# Thread: complex analysis

1. ## complex analysis

Suppose A and B are nonempty closed bounded subsets of $\displaystyle \mathbb{C}$.
1. Show that there exist $\displaystyle a_0 \in A, b_0 \in B$ such that $\displaystyle |a_0-b_0|=\inf\{|a-b|:a\in A, b\in B\}$.
2. Show that this is not true if the boundedness condition on $\displaystyle A$ and $\displaystyle B$ is dropped.
3. What if only one of $\displaystyle A$ or $\displaystyle B$ is bounded but both are still closed?

Question about #1, if $\displaystyle A, B$ are closed and bounded, does this mean every sequence in $\displaystyle A, B$ is bounded?

Also, I'm clueless about #2 and #3. Some help please.

2. About your question of #1 the answer is yes,

You have a bounded set A, u take a sequence there, say $\displaystyle \{ x_n \}_n \subset A$.

A is bounded means that there is a bound M such that:

$\displaystyle |y| \leq M$ $\displaystyle \forall y \in A$

even for those elements in your sequence so

$\displaystyle |x_n| \leq M$ $\displaystyle \forall n \in \mathbb N$

You dont even need the sets to be closed for this.

3. About #2 think of this pair of sets:

$\displaystyle A = \{x+iy \in \mathbb C : y\geq \frac{1}{x}$ for $\displaystyle x>0 \}$

and take $\displaystyle B=\{x+iy : y\leq 0 \}$

Both sets are closed but unbounded. And this
$\displaystyle |a_0-b_0|=\inf\{|a-b|:a\in A, b\in B\}$ does not hold.

If by any chance why it does not hold remains unclear, draw both sets and you will see.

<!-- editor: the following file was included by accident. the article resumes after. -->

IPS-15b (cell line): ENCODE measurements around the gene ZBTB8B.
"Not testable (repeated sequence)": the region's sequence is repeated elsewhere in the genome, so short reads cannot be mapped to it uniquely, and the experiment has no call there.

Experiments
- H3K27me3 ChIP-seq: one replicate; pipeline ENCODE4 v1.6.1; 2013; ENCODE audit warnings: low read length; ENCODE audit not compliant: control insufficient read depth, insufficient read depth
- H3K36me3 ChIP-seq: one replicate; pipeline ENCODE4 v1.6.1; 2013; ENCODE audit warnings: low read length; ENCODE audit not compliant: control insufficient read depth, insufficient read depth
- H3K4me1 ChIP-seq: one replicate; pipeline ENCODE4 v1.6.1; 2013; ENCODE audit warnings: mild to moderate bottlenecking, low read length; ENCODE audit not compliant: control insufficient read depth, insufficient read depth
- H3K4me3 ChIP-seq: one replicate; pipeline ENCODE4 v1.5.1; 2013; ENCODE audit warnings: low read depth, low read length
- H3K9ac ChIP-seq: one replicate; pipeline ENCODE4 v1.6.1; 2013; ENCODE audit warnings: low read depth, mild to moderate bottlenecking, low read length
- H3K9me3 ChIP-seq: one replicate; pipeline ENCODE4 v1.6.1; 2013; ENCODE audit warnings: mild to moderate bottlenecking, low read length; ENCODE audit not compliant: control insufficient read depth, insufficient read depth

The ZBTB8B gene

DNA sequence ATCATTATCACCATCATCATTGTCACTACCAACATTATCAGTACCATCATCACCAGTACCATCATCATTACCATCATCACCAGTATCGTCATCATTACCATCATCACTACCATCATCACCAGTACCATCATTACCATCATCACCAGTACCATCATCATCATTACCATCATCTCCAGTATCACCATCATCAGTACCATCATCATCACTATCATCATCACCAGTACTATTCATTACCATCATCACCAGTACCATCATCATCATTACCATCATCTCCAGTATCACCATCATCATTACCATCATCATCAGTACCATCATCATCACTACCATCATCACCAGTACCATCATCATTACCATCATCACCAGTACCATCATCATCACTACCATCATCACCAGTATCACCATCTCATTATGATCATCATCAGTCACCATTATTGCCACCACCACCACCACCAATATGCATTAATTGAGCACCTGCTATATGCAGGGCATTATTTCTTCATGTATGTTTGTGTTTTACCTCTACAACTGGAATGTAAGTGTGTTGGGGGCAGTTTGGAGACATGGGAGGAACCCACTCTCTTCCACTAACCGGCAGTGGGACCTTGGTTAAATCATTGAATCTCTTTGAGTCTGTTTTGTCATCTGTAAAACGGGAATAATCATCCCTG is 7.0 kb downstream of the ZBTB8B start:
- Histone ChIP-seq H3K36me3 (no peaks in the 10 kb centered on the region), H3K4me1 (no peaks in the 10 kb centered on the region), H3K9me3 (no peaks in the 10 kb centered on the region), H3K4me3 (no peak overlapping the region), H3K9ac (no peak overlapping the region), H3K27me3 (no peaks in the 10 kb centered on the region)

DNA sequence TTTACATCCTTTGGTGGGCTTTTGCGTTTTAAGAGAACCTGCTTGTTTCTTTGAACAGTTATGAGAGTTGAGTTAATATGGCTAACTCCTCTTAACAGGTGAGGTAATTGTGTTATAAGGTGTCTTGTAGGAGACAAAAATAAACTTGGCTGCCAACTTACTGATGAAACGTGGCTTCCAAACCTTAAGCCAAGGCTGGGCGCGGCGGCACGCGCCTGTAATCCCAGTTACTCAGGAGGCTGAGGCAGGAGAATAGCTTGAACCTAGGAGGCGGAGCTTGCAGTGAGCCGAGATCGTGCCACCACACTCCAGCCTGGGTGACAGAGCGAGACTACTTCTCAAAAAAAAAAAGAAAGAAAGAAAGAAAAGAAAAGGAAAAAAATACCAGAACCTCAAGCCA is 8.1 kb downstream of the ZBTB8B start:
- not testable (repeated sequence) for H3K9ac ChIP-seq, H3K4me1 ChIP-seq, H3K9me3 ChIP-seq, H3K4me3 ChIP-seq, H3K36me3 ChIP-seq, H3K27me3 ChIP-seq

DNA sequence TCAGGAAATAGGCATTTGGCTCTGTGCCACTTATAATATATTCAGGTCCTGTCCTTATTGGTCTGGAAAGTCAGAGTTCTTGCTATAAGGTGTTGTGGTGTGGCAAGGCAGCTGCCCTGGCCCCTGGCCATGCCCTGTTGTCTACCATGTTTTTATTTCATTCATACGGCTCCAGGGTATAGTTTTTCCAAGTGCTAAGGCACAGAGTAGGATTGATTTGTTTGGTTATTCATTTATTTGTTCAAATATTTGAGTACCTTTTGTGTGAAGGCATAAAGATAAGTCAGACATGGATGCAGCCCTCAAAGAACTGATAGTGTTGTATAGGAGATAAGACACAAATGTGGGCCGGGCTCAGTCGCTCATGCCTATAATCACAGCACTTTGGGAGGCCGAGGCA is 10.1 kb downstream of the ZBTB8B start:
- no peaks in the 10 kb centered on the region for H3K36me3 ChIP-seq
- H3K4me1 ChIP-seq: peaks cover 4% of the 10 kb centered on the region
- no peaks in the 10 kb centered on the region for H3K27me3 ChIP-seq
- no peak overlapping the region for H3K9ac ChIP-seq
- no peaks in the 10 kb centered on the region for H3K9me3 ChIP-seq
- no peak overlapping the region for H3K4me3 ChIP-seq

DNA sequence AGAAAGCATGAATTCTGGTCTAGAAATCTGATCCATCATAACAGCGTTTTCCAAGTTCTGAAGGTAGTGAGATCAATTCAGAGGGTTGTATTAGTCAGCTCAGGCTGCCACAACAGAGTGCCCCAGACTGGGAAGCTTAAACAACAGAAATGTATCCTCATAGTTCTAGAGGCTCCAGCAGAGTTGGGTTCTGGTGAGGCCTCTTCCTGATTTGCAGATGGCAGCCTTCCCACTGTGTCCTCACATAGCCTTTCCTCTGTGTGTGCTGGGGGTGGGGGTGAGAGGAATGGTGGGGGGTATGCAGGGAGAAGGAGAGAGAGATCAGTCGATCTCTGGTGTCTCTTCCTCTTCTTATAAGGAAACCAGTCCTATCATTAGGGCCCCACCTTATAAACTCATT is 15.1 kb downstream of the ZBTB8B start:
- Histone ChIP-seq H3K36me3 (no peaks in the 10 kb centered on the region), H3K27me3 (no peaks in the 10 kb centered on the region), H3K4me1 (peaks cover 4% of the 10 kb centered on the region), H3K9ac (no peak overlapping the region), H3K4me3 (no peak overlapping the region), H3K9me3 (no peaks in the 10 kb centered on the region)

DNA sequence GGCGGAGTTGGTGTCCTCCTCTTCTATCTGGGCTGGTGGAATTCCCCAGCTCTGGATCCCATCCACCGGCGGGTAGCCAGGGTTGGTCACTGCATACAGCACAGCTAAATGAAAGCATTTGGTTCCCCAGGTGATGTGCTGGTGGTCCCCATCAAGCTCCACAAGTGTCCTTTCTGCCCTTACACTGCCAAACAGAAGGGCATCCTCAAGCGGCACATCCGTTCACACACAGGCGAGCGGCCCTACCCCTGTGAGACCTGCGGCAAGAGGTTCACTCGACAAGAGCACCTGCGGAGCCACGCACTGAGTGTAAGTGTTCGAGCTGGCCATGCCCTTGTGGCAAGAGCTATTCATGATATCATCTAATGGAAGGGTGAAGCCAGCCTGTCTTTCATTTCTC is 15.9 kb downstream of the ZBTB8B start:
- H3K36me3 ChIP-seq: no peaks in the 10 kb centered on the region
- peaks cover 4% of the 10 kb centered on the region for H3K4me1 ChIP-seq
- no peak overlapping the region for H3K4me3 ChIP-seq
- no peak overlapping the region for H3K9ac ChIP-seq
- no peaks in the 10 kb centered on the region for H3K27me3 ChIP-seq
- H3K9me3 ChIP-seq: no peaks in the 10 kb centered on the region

4. #3 Must be true. I think #1 proof should work with a slight modification.

5. I am stuck in #3. For #1, I used the fact that both $\displaystyle A,B$ are bounded so that I have two bounded sequences, and then apply the Bolzano-Weierstrass Theorem.
How can I prove that it is true with only $\displaystyle A$ or $\displaystyle B$ bounded?

6. Originally Posted by mabruka

You have a bounded set A, u take a sequence there, say $\displaystyle \{ x_n \}_n \subset A$.

A is bounded means that there is a bound M such that:

$\displaystyle |y| \leq M$ $\displaystyle \forall y \in A$

even for those elements in your sequence so

$\displaystyle |x_n| \leq M$ $\displaystyle \forall n \in \mathbb N$

You dont even need the sets to be closed for this.
You do! What would $\displaystyle a_0, b_0$ be if the two sets were the open disc $\displaystyle |z|<1$ and the open disc $\displaystyle |z-2|<1$?

7. Originally Posted by Bruno J.
You do! What would $\displaystyle a_0, b_0$ be if the two sets were the open disc $\displaystyle |z|<1$ and the open disc $\displaystyle |z-2|<1$?
Every sequence in any of those sets is bounded of course!

I was answering his question about problem #1:

Originally Posted by dori1123
Question about #1, if are closed and bounded, does this mean every sequence in is bounded?
It is enough the set be bounded so that every sequence in there is bounded.

Of course you need them to be closed for the existence of $\displaystyle a_0, b_0$.

Sorry about the confusion.